Apr
19
2018
Just In Time For Tet

Urban Tinckham graduated from Southern Illinois University with an Associates Degree in technology. He said, “The draft board had been waiting on me to graduate.” And, sure enough, the very next day after graduation, his draft notice came to his father’s house. Urb said, “I don’t want to read that!” So, to avoid the draft, he and a friend joined the United States Air Force. “As it turned out,” he said, “I went to Viet Nam anyway, but I was on an air base and not in the jungle.”

As he left his first duty station at Stewart Air Base, Urb arrived at Tan Son Nhut Air Base, just outside of Saigon, South Viet Nam on December 18, 1967. The next month, January 30, 1968 the North Vietnamese Army and the Viet Cong launched the Tet Offensive. This was a major turning point in the Viet Nam war and the largest military operation of the war up until that time. Even though it was a severe military defeat for the North Vietnamese, resulting in heavy casualties, their mission was accomplished, as it seriously weakened America’s public support for the war.

Urb remembers that things changed drastically after that two-month long siege. When he arrived at Tan Son there were no curfews and military personnel were allowed to visit Saigon wearing civilian clothes. But afterwards, strict curfews were enforced, and all military personnel were to be in uniform when in Saigon.

Urb’s technical prowess was recognized and he was assigned to the Graphics Division in the Air Force. Those that have a military background will understand his statement, “They had ways of assigning you to a detail that didn’t have anything to do with what you were supposed to be doing.” There were times that he was assigned to a convoy and volunteered to be a spotter. This meant positioning himself on top of a 2 ½ ton truck and keeping an eye out for “anything that looked strange in the road.” He says, “I.E.D.’s (improvised explosive devices) are nothing new. We had them in Viet Nam.”

The Graphics Division personnel were considered non-combatants, so their weapons were stored at distribution points in the barracks and at the facility where their offices were. Weapons would be issued from one of these two depots and checked back in upon return.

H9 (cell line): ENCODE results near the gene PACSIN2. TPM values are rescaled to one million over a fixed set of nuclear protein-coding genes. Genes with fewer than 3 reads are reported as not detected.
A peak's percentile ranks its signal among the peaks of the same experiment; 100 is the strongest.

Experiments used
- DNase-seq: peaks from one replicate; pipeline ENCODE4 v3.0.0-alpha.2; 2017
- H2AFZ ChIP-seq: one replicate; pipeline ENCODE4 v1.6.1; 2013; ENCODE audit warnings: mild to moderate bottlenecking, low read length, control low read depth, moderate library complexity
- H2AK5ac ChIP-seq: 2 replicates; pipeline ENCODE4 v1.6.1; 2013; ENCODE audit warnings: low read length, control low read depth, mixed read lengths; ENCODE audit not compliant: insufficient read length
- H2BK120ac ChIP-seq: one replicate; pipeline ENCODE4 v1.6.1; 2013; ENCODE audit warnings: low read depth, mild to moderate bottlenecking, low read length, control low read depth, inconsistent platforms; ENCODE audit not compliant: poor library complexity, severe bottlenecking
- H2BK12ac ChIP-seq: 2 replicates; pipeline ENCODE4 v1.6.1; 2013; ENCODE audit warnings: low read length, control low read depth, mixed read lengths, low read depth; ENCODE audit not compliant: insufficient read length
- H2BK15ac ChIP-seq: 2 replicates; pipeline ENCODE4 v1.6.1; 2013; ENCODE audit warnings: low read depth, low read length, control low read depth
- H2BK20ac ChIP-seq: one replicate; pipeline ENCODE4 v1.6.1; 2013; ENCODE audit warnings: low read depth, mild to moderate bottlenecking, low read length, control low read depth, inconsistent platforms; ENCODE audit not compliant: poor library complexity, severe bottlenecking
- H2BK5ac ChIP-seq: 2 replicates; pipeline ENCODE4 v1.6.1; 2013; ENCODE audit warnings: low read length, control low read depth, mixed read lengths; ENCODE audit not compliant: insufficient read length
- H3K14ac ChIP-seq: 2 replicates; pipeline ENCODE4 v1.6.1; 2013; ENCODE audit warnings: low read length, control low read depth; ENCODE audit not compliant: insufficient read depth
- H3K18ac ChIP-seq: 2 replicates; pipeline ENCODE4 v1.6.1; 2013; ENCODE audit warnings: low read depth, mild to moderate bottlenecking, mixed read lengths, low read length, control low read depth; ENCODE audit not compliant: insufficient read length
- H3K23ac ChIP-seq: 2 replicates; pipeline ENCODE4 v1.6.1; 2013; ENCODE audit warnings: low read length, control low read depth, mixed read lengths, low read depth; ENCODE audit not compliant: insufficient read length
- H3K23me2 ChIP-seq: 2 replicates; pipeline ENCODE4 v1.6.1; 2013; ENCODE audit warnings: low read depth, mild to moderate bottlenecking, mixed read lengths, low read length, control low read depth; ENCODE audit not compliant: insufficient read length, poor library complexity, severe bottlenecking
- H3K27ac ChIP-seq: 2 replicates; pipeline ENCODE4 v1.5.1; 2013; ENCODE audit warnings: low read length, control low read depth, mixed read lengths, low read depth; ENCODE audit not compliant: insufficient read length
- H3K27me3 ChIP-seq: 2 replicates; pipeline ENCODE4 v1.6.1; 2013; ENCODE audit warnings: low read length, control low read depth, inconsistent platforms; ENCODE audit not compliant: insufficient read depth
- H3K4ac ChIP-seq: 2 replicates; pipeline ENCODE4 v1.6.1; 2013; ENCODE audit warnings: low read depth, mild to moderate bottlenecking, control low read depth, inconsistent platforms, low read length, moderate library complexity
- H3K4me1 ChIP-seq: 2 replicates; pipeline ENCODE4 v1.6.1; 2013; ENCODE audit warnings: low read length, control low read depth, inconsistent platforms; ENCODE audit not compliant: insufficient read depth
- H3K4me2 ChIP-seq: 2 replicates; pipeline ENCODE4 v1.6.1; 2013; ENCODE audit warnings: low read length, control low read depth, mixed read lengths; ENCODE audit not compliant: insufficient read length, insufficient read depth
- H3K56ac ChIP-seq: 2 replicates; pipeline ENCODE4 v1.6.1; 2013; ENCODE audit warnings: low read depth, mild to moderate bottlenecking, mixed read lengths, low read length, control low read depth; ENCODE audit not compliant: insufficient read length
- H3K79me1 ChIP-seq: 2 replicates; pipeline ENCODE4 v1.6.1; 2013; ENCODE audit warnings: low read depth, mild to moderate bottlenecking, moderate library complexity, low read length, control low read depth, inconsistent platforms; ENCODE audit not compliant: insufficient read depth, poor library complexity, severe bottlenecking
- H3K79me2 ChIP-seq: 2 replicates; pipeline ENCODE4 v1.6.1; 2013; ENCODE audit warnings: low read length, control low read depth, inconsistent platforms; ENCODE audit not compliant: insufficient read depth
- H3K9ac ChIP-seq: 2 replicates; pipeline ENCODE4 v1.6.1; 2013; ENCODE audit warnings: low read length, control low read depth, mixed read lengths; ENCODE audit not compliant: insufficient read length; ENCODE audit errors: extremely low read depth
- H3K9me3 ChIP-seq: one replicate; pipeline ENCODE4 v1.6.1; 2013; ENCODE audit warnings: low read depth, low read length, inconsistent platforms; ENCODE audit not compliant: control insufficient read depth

Urb tells of some very intense days when the Viet Cong penetrated the perimeter on the sparsely populated side of the runway, killing four Air Police. He says, “We were in sad shape for a while.” The small squadron of Air Police engaged the enemy across the road from Urb’s office in a graveyard. Two C-130 aircraft were destroyed on the runways, but the Viet Cong were kept away from the main terminal and the air base remained operational. Several infiltrated the base and were found before they could ignite their satchel charges. The Air Police fought bravely until the Army arrived and was successful in rooting them out and clearing the base of the bad guys.

While in downtown Saigon, Urb met a local man that worked for an American company as an interpreter. He spoke very good English and interpreted for him and his friends as they shopped. He taught the Americans the necessity of price haggling. You were not expected to pay the original price, but to haggle for a bit over the item. He and Urb became good friends and Urb would visit his home where his wife, three children and the grandmother lived.

Urb would ride the military bus to the end of the line and then his friend would pick him up on his motorcycle and carry him the rest of the way to his house. The first time that a meal was prepared for Urb, the family thought that a good American meal of steak, potatoes and beef tips was in order. But Urb replied, “I didn’t come here to eat American food. I want to eat Vietnamese food!” So, from then on, it was local cuisine for this airman.

Urban Tinckham’s 26-year career in the Air Force saw him promote through the ranks to eventually retire as a Senior Master Sergeant. He was assigned to Headquarters in the 1st Air Force Graphics Division as an illustrator at his first duty station, which was at Stewart Air Force Base in New York. Here he originated and prepared art work, viewgraphs, posters and charts for visual aid requirements.